Do you ever have those weeks?
Maybe in your marriage it’s when you have one of those days, or one of those mornings…
Well, Dennis and I have sets of those weeks.
It’s no fun, and we both contribute to it; even when he’s more wrong than me. Oh wait—I think I just contributed…
Several weeks ago, we were really struggling. Struggling to get along, struggling to keep our heads above water.
You know the old adage, “If you can’t say something nice, don’t say anything at all.”
Yes, well…sometimes silence communicates a lot of not-so-nice things, too.
Get the image here? It wasn’t good.
So, my dear husband (now I call him “my dear husband”—at the time I would have probably left out the word ”dear”) came in early from chores, came up behind me while I was doing dishes and said, “We need a date. I’d like to go to Subway. Can you be ready to go in five minutes?”
I thought a minute, and then agreed.
But he could tell I wasn’t really agreeing. More like, going along with it.
And so began what I refer to as “stupid fighting.”
It went something like this:
He: Unless you don’t want to go…
Me: No, I’ll go.
He: Don’t feel like you have to.
Me: It’s fine. I just need more than five minutes. Can’t you see I’m right in the middle of doing dishes? It’s not like I can put them in the dishwasher. (terrible mean wife reared her ugly head—throwing in the you-haven’t-fixed-the-dishwasher-yet jab. That’s called “not playing nice.” And too often, I don’t play nice.) I also need to get the kids ready for bed yet—then I’ll be ready.”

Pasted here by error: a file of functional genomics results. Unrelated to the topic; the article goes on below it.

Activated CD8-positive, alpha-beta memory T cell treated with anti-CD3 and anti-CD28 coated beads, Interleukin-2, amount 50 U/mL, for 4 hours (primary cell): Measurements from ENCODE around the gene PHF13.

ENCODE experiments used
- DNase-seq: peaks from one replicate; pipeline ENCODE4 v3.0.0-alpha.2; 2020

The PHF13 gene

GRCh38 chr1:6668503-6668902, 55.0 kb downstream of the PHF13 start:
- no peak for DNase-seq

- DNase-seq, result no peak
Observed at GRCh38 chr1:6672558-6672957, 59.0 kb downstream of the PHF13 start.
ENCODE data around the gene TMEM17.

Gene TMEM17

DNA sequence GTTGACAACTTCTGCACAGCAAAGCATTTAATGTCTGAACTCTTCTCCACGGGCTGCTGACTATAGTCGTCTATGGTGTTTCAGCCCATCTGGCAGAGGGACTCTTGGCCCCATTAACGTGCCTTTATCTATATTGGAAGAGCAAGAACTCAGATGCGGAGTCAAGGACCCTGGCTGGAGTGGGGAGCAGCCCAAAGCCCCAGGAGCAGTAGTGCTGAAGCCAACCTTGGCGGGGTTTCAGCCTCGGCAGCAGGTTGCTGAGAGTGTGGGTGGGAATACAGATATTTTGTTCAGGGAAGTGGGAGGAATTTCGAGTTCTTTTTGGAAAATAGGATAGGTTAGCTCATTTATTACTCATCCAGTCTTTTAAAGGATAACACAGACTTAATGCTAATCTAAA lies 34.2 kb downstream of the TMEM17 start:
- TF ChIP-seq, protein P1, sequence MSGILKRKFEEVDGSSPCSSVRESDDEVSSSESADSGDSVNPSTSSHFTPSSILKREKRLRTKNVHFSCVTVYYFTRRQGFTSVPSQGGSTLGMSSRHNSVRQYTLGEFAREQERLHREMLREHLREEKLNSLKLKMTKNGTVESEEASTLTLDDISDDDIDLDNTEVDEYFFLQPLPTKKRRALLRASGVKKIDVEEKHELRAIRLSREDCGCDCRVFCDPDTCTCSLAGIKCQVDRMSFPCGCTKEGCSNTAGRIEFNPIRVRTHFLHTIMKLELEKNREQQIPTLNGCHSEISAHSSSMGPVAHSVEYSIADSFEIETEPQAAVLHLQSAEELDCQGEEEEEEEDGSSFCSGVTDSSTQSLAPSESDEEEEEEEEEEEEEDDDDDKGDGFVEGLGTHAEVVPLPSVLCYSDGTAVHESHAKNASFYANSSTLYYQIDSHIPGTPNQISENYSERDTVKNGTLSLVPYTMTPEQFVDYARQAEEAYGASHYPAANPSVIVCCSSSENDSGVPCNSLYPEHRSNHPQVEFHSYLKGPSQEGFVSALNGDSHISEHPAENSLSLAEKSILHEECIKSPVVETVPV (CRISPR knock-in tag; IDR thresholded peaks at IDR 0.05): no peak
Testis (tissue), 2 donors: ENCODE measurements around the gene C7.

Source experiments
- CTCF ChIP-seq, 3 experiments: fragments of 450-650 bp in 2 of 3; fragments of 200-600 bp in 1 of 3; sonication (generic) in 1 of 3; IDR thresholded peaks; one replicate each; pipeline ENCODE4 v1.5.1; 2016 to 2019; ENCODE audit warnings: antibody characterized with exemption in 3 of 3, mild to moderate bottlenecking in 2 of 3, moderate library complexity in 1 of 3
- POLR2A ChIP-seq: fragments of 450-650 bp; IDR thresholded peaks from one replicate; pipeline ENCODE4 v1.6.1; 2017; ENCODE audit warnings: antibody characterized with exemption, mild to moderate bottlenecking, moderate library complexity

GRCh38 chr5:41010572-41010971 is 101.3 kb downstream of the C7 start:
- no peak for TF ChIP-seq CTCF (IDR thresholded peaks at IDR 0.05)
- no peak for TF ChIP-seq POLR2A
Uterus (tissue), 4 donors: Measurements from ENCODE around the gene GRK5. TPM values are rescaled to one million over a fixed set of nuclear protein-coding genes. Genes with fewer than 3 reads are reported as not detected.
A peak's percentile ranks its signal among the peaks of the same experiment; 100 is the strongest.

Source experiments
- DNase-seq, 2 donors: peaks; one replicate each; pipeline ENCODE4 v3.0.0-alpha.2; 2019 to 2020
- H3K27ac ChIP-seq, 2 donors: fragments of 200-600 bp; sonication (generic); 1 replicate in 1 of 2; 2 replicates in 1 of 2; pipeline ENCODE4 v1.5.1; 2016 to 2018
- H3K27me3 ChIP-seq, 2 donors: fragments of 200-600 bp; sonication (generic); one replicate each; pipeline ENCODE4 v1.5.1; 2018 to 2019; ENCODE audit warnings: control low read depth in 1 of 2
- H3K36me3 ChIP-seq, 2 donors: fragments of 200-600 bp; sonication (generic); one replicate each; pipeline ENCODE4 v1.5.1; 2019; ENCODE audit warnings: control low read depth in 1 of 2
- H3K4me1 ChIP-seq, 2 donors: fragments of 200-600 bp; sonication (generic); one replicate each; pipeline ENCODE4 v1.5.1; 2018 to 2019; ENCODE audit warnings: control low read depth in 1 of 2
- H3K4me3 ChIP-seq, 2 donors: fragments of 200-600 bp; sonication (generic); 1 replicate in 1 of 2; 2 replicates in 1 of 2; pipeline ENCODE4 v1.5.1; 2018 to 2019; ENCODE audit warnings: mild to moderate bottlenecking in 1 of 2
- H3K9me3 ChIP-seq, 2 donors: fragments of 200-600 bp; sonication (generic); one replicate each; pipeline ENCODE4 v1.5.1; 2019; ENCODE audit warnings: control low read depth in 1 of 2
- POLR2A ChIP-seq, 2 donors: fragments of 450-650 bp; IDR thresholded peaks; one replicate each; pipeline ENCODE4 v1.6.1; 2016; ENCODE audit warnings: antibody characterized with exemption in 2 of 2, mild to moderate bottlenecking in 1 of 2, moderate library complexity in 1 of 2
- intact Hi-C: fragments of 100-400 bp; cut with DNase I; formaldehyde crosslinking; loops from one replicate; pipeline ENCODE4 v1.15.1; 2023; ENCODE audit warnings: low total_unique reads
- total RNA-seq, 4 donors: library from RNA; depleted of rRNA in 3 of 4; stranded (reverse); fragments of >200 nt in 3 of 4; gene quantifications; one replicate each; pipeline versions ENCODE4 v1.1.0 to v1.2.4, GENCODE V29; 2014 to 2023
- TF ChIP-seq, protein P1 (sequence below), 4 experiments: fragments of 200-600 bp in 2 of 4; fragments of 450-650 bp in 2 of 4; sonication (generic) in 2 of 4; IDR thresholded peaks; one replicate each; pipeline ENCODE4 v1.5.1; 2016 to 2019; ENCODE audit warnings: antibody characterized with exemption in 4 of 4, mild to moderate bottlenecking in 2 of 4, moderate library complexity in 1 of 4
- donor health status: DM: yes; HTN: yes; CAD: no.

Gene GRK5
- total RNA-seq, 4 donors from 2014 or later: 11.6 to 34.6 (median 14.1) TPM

He: That’s fine. Just hurry.
Me: Yeah. I’ll get right on that.
He: Do you not want to go? You don’t seem like you want to go.
Me: Are you kidding me? GIVE ME A BREAK! We’ve barely spoken for over a week. You come in here, give me NO warning, at one of the busiest times of my night and expect me to what, fall at your feet and say “Take me away!”
He: Actually, I’ll tell you what I was thinking. I was thinking, boy—we haven’t had a very good couple of weeks. I think it would be good for us to just slip away for a bit to your favorite restaurant. I already arranged it for the kids to be ok while we are gone for an hour and a half. That’s what I was thinking.
So we went.
It took awhile for me to get rid of my icky attitude, but by the time we got back home, we had reconnected a bit.
My point in sharing this story with you is this: what he says and what she says may very well be the same thing—and yet very different.
We all know this, but it’s hard to do: we need to learn to see things from the other’s perspective.
He knows I’m about as far from spontaneous as—as—well, I can’t think of a good simile here, but suffice it to say, I’m not spontaneous. So, it doesn’t usually go well when he wants to “surprise” me with an outing.
However, I could just get over myself and my schedule and all my pressing responsibilities and just say, “ok.”
We both need to be better at understanding—and giving credence to—the other’s natural bent.
I’m glad he was still willing to take me that night. If I were him, I probably would have said something like “You know what? Forget it. I don’t want to take you.” Thankfully, he’s the one in charge of date-decisions.
Of course it could have had more to do with how much he really wanted a chicken-bacon-ranch sub at Subway than with how much he wanted to spend time with me that evening after I acted so lovely and all, but I'll take what I can get. :o)